What iOS 7 Features Apple Needs to Catch Android

March 16, 2013 by  
Filed under Features & Editorials

After two years of stagnation and bitter legal battles it is time for Apple to get back into the fight with iOS 7…

It is time to admit it. Whether you bought your iPhone or iPad because your friends have one or you bleed white when cut, the sixth generation software of Apple’s iconic handset looks worryingly long in the tooth. iOS 7 needs to do something special.

If you can’t admit it, don’t worry, Apple already has. Last October the company fired Scott Forstall (pictured below), the head of Siri and Apple Maps development which were the two headline features for the iOS 5 and iOS 6 launches respectively. “Scott got what he deserved,” said Tony Fadell, the former senior vice president of Apple’s iPod division.

By contrast Google’s famously functional ugly duckling Android has grown into a swan during iOS’s troubled times. The influence of former WebOS design genius Matias Duarte is now unmistakable as it leaves the once beautiful, now dated skeuomorphism of iOS behind.

Furthermore, game changing new functionality such as Google Now and Google Voice Search have seamlessly built upon the rock solid core of Gmail, Google Maps and the Chrome browser without any of the drama witnessed at Cupertino.

The trouble is this makes us uneasy. While we are thrilled Android is blossoming, as its primary rival we would like to see Apple spice things up a bit with more than the promise of a cheap iPhone to attract new customers.

Furthermore with Android 5.0 ‘Key Lime Pie’ expected to be unveiled ahead of iOS at Google IO in May it is time Apple and iOS 7 got their mojo back before that gap grows even wider.

User Interface
Enough already. We know there is comfort in the familiarity of the iOS homescreen, but there is also no flexibility unless you define that as “apps in folders” or “apps out of folders”. With iOS 7 Apple must finally embrace ‘’dynamic content’’ as seen in both Android and Windows Phone. Mainstream consumers may be happy with grid after grid of icons, but the ability to insert larger widgets for at-a-glance information for things like calendars, to do lists, notes, core settings and weather is years overdue.


Equally is the option to ‘’hide apps’’. The opportunity to delete Apple apps has long been a staple of message boards, but with Apple unlikely to entertain that the Android-like ability to keep apps off the homescreen is vital. Imagine Windows or Mac OS forcing you to display every programme on your desktop, it would be chaos yet this is what Apple currently expects iOS users to do.

With Jonathan Ive now heading up software as well as hardware design, expect iOS 7 to get a significant visual makeover so we won’t waste time ranting about skeuomorphism (Ive is well known for his dislike of it). Instead more visual care needs to go on navigation. ‘’Switching between apps’’ should present us with more than four icons at a time (at least make it eight or twelve, if not an actual thumbnail or cards system akin to the App Store) and the ability to ‘’change default apps’’ is fundamental.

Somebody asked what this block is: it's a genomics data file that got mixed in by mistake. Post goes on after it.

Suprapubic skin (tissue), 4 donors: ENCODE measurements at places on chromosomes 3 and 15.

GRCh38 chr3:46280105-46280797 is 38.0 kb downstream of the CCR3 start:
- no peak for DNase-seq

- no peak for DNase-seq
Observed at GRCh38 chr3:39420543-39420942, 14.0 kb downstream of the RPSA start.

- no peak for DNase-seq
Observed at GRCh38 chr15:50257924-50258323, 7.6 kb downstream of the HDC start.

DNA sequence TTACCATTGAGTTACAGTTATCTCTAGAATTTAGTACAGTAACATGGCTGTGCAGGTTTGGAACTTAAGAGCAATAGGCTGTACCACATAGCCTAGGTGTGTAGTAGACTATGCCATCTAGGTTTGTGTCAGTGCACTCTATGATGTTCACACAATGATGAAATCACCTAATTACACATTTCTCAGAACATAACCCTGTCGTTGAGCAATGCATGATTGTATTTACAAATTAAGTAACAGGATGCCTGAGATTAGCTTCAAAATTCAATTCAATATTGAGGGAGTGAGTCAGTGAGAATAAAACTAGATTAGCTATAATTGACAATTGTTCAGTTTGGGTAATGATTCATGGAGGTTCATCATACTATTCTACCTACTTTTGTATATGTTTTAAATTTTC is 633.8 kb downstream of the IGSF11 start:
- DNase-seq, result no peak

Apple may not want users to be able to ditch Apple Maps so easily, but until it proves more worthy of our time switching the default maps app for links to Google Maps should be an option. The same goes for any smart linked information such as browser URLs and phone numbers as well as tighter third-party email integration and switching the default music playback app.

‘‘Smart functionality’’ is the name of the game here. As it stands iOS makes its owners work too hard. New podcasts, RSS and app updates and any form of third party app synchronisation is currently a manual process. It all turns into a real chore requiring users to perform constant maintenance: want to listen to a new podcast on the plane? Did you remember to open the app and wait for it to download first?


It is worse still with uploading information. If you were uploading images to Dropbox, video to YouTube or Facebook you need to keep the app open and stop the screen from locking until it finishes as iOS limits these functions to just five minutes of background operation before they expire.

It’s time to get smart. Android has long performed all these tasks automatically, as does the new BlackBerry 10 platform. As such notifications are not for what you need to do (or remember to do), but for what has already been done: these apps were updated, these new podcasts were downloaded, these photos and videos were uploaded.

The trouble is that for iOS 7 to achieve this requires an entirely new approach to how it handles multitasking… This is a sample, to read about the fundamental problems for Apple in evolving iOS to better handle multitasking, why iOS need to anticipate our needs not just react to them and why iOS still has key advantages over its rivals if it can modernise click here to read the full article on TrustedReviews

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